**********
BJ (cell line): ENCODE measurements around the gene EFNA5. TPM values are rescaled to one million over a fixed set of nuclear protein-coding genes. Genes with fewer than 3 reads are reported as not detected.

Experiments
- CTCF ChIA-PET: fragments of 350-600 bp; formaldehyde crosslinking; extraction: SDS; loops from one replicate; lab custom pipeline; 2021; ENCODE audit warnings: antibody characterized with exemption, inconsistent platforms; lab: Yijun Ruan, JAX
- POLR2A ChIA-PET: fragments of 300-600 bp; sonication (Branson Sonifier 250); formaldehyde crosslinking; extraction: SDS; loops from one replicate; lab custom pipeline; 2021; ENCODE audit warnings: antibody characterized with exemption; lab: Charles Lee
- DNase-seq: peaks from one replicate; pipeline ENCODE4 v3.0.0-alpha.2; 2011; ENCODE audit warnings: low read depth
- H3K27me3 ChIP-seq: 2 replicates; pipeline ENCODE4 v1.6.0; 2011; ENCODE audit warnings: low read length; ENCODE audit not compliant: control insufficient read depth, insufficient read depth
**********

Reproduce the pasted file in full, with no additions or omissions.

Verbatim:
BJ (cell line): ENCODE measurements around the gene EFNA5. TPM values are rescaled to one million over a fixed set of nuclear protein-coding genes. Genes with fewer than 3 reads are reported as not detected.

Experiments
- CTCF ChIA-PET: fragments of 350-600 bp; formaldehyde crosslinking; extraction: SDS; loops from one replicate; lab custom pipeline; 2021; ENCODE audit warnings: antibody characterized with exemption, inconsistent platforms; lab: Yijun Ruan, JAX
- POLR2A ChIA-PET: fragments of 300-600 bp; sonication (Branson Sonifier 250); formaldehyde crosslinking; extraction: SDS; loops from one replicate; lab custom pipeline; 2021; ENCODE audit warnings: antibody characterized with exemption; lab: Charles Lee
- DNase-seq: peaks from one replicate; pipeline ENCODE4 v3.0.0-alpha.2; 2011; ENCODE audit warnings: low read depth
- H3K27me3 ChIP-seq: 2 replicates; pipeline ENCODE4 v1.6.0; 2011; ENCODE audit warnings: low read length; ENCODE audit not compliant: control insufficient read depth, insufficient read depth